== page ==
I would first like to comment on jmr63’s points about the source of US oil imports. Historically, Canada has been the United States’ largest non-domestic supply of oil followed by Saudi Arabia and Mexico. Furthermore the Middle East ranks third behind Canada, and Latin America for suppliers of US oil.
    While I agree that oil import security affects national security, I would argue that since 2 of the sources the United States heavily relies on are much closer to home and not separated by an ocean, our national security may be at less risk than you project.

    To continue playing devils advocate, I would next point to the proximity of Canada to the Arctic Circle. As I read this article I admittedly doubted the claim that 22% of the worlds oil and gas deposits are found in the Arctic. But the volume of Canada’s oil production and proximity to the Arctic Circle may assist in validating such a claim. What if such a large amount of oil is in our grasp and can bring national security and economic benefits? The policy will undoubtly not be yes or no.
    I believe that there is oil and gas everywhere, as long as you are willing to spend the money to find it. Expansion to the Arctic Circle is occurring probably because it is cheaper to do so (as you wrote, the wells are not as deep). How can we form environmental policy in ways that protect the environment, the communities, and lower the risk of disaster while deterring exploration of oil and gas through the single incentive of cost?

    Finally, we may protect the environment by discontinuing US exploration in the Arctic Circle, but how can we protect it from the other 7 countries who also control land in the Arctic?


    Although I believe that drilling should not occur in the arctic regardless of the sustainability of the operations, I believe that drilling will likely occur there at some point in the near future regardless of concerned voiced by environmentalists, indigenous peoples and scientists. Unfortunately the world’s, and especially the United State’s addiction to fossil fuels is too strong to forgo untapped hydrocarbon resources that we have the technology to access regardless of the safety and sustainability of the drilling operations. If you do not believe this claim imagine the view of the Canadian Tar Sands forty years ago. It would have been difficult to fathom that energy companies, the Canadian government, and Canadian citizens would rally behind a fossil fuel extraction process that in some cases takes as much energy to extract as is contained in the hydrocarbon itself. However, the demand for crude oil today is too strong for Canada to forgo the development of one of its largest oil resources.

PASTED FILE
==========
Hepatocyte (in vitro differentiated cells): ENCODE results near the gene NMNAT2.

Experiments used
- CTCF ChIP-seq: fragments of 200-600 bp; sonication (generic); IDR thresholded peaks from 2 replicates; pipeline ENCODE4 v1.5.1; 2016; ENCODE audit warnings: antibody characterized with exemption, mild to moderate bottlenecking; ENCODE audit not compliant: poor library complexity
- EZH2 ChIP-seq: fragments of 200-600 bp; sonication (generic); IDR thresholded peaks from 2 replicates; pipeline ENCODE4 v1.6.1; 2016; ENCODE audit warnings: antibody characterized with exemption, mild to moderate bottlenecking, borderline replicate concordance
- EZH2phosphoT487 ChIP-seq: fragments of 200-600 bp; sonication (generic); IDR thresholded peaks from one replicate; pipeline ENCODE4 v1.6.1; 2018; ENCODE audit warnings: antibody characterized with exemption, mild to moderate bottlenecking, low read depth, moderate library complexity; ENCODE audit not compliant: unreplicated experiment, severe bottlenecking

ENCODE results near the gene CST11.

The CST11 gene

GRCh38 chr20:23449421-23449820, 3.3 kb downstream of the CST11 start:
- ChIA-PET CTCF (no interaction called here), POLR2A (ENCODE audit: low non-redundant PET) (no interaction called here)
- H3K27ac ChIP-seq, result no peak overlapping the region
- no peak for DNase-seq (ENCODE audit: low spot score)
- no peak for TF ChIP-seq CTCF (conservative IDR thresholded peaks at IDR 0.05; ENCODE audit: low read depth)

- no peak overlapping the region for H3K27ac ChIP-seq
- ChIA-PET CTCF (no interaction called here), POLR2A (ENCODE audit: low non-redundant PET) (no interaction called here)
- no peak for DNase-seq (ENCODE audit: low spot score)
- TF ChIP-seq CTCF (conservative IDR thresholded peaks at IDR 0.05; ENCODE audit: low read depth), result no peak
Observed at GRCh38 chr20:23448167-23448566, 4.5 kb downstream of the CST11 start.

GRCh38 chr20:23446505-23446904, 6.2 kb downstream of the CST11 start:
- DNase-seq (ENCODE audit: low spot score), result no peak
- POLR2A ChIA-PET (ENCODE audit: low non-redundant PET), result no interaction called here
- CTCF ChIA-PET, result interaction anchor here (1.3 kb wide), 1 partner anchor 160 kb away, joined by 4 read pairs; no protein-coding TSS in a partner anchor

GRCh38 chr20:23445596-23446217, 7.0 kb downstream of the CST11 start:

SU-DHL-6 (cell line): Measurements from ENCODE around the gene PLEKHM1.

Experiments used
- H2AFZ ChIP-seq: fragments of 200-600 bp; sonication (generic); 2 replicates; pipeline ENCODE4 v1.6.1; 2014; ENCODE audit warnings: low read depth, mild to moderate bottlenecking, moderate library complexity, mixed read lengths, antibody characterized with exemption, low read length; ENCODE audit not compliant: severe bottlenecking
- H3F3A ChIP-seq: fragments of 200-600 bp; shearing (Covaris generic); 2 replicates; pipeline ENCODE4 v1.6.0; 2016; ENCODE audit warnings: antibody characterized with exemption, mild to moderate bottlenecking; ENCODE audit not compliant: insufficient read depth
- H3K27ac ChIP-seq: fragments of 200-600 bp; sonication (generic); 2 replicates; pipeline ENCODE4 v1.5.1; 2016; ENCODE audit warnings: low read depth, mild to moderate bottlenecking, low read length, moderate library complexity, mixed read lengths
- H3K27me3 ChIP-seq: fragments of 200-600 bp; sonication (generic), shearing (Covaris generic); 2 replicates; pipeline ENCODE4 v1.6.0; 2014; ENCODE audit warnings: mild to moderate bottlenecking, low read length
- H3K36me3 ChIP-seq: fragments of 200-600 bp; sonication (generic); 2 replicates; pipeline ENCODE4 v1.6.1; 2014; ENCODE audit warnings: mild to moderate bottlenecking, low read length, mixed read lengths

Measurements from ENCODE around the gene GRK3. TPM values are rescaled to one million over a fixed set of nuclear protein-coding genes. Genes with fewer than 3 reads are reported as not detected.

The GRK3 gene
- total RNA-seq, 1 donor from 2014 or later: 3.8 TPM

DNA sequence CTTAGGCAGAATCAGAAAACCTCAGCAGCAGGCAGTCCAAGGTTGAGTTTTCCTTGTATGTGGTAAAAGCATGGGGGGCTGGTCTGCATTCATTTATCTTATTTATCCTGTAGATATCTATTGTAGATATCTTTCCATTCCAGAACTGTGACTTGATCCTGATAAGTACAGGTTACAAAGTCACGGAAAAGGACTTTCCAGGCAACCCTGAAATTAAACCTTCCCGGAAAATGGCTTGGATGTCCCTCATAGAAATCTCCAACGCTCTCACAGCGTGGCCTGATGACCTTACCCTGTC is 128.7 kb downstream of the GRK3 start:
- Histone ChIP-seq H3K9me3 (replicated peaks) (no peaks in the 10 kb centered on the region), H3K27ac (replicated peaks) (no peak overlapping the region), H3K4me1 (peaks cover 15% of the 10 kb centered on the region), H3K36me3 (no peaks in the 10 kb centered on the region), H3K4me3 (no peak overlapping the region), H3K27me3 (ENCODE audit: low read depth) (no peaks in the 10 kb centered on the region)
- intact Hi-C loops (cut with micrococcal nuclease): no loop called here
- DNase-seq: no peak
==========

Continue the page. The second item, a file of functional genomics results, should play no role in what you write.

But to focus once again on arctic offshore drilling, I believe that it is highly unlikely that these resources will remain untouched by industry regardless of the sustainability of the operations. If there is demand for the oil that is underneath the ice and ocean floor in the Arctic, it will be extracted. Although this view may be pessimistic I think one has to objectively consider how reliant the world, let alone the United States is on fossil fuels. In addition, the development of renewable energy sources in the United States is lacking the capacity to compensate for the amount of energy fossil fuels provide. Despite an increased interest in sustainability on college campuses across the nation, I unfortunately have believed that drilling in the arctic will at some point in the future take place. Whether or not these drilling practices are truly sustainable is yet to be determined. But if I had to put my money where my mouth is, I would venture to say that these drilling operations will not be completely sustainable.